Toughen climate action every five years, United Nations draft suggests

: A bulldozer moves trash for recycling at a sorting centre near Paris in advance of the upcoming United Nations' (UN) COP21 international climate conference.
: A bulldozer moves trash for recycling at a sorting centre near Paris in advance of the upcoming United Nations' (UN) COP21 international climate conference.PHOTO: AFP

OSLO (REUTERS) - All nations should agree to toughen curbs on greenhouse gas emissions every five years under a United Nations accord to combat global warming due in December, according to a first suggested text of a UN agreement on Monday.

The 20-page accord, slashing a previous text of more than 80, is a step towards a deal due at a summit in Paris from Nov. 30-Dec 11 by narrowing down core elements of an agreement. It leaves many details unclear, such as the role of carbon markets.

While the draft gives no details of how quickly curbs would have to be ratcheted up, regular reviews are vital because the United Nations says national plans to curb greenhouse gas emissions are not strong enough to keep temperatures below a U.N. ceiling of 2 degrees Celsius above pre-industrial times.

The text, drawn up by the two UN experts who oversee the talks among almost 200 nations, suggests all countries should publish plans for tougher action every five years under the Paris accord, which maps out actions beyond 2020.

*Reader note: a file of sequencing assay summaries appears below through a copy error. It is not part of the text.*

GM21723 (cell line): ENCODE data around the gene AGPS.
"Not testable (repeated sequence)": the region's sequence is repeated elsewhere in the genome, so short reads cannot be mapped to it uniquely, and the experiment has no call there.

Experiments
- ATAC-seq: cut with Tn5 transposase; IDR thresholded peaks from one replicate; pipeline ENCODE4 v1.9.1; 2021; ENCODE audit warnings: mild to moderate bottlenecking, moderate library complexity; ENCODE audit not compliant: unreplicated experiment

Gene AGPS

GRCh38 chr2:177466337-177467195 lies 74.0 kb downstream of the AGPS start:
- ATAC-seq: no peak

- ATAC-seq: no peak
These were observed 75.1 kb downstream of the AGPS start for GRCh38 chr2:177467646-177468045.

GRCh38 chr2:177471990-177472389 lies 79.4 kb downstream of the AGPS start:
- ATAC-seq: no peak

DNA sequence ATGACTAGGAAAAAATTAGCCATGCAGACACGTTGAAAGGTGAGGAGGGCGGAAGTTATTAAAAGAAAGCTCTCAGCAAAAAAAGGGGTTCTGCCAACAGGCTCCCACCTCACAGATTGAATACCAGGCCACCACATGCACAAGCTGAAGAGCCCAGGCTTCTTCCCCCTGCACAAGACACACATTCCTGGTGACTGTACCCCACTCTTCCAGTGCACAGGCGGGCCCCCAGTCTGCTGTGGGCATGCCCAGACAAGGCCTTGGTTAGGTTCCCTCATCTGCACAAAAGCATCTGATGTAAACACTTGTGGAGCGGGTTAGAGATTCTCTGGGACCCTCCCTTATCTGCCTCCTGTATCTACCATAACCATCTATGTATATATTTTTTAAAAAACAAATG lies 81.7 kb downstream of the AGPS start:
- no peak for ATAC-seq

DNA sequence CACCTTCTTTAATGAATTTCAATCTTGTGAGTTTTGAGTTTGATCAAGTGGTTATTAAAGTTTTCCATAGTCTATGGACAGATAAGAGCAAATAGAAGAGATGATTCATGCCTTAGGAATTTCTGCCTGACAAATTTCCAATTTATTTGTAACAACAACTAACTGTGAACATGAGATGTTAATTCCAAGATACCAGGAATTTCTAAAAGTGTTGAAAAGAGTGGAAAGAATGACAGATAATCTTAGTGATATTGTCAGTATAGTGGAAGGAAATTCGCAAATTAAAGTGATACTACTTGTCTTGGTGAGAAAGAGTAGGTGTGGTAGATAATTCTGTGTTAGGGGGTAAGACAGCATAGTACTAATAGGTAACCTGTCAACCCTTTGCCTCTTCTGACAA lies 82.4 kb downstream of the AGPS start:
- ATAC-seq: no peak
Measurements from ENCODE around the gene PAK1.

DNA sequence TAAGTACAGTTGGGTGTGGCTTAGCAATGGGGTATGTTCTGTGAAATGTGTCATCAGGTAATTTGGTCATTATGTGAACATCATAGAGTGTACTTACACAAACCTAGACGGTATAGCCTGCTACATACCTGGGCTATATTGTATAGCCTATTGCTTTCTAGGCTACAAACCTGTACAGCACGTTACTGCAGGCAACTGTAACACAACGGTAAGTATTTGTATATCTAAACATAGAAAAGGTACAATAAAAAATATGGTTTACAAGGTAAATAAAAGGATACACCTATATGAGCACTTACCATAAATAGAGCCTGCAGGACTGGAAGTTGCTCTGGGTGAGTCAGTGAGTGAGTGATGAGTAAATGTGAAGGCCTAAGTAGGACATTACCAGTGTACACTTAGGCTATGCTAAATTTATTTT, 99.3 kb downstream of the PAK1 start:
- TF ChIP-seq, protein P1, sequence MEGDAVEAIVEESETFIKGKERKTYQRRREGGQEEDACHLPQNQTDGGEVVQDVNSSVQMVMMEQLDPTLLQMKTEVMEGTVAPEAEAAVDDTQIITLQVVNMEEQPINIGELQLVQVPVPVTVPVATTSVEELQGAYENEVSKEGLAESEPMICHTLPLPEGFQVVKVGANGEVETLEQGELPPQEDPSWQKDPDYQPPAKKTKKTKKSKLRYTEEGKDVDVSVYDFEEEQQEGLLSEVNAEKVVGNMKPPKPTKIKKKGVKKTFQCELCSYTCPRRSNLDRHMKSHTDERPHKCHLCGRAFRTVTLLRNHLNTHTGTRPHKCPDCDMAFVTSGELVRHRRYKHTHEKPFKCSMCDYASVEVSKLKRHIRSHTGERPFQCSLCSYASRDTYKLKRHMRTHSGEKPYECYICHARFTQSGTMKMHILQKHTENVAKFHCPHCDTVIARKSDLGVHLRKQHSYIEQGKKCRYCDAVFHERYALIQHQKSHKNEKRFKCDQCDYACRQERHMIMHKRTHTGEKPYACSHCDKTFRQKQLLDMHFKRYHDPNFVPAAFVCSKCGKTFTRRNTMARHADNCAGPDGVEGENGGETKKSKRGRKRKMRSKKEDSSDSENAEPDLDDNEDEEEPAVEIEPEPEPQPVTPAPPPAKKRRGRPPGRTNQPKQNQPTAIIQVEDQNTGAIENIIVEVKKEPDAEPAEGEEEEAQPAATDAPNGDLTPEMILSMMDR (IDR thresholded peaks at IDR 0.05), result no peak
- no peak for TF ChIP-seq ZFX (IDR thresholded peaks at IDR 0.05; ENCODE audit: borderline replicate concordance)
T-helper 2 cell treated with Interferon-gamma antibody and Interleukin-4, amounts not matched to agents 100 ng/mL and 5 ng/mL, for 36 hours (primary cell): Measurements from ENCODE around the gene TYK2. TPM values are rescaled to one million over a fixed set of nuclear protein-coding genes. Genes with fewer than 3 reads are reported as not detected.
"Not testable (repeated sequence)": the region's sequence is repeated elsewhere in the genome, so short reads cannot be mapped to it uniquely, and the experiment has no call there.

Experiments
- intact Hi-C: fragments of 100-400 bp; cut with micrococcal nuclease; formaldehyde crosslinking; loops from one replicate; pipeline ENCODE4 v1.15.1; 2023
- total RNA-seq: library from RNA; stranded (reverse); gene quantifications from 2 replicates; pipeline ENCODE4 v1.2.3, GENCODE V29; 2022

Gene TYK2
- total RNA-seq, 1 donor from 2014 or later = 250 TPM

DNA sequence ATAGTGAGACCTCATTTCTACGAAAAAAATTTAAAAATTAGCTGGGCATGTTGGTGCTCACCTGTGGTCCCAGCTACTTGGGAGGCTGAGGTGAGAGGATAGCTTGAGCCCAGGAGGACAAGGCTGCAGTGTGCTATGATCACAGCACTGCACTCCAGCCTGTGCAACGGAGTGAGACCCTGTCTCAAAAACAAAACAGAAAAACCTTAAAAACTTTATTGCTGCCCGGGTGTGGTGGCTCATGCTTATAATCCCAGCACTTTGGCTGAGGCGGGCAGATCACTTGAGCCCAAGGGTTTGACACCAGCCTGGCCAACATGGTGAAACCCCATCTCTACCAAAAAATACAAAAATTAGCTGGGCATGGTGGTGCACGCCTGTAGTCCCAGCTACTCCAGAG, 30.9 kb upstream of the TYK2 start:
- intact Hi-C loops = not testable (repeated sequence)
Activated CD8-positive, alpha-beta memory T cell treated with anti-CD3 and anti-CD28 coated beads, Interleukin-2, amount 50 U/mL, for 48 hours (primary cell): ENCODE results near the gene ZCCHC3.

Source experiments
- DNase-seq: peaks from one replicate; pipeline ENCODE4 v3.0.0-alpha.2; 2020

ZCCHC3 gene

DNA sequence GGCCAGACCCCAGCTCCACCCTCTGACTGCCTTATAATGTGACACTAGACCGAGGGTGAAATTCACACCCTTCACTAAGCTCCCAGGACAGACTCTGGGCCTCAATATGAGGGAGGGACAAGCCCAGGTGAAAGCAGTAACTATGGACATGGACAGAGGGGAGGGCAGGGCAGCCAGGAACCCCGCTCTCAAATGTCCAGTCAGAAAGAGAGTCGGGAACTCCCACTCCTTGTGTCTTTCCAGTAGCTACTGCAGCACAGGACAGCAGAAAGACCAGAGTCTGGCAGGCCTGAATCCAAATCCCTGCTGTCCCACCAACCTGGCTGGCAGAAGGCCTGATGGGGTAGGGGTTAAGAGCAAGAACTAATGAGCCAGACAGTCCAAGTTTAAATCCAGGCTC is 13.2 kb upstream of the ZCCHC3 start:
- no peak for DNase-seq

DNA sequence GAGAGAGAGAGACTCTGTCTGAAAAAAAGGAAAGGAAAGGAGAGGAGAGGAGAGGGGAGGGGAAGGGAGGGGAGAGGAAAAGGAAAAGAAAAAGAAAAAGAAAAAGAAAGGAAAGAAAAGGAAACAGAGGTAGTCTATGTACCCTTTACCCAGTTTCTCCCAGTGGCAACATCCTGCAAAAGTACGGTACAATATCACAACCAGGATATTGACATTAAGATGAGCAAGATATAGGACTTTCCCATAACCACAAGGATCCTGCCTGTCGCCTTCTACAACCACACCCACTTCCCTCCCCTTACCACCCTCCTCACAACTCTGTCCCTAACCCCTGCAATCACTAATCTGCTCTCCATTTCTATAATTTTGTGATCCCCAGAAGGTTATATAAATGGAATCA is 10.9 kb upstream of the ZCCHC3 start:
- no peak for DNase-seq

Some nations want reviews only once every decade, or only for rich countries.

"Work towards a new universal climate change agreement was today strengthened through the issuance of the first comprehensive draft of the agreement," the UN Climate Secretariat said in a statement of the draft.

Almost 150 nations, including major emitters led by China and the United States, have submitted plans to the United Nations for curbing greenhouse gas emissions blamed by the UN for causing more floods, droughts and heatwaves.

The Alliance of Small Island States (AOSIS), which fears rising sea levels, welcomed the new text as preserving key options such as rising funds to help developing nations.

"The contours of the package are coming together; most of the world has submitted a plan for action; and political momentum is as high as it's ever been," said Amjad Abdulla of the Maldives, chief negotiator of AOSIS. "But the devil is in the details," he said. It is unclear how far nations will accept the draft as a basis for the Paris accord.

Jennifer Morgan, of the World Resources Institute think-tank, said the text was a "helpful launching pad for reaching common ground" for preparatory talks in Bonn, Germany, in two weeks' time.

The draft leaves many options open - such as a long-term goal that might mean phasing out fossil fuels.

Environmental group Greenpeace said the text lacked a clear push for renewable energies. "It's a reasonable length but the Paris agreement should not rely on false solutions, such as nuclear power," said Martin Kaiser of Greenpeace.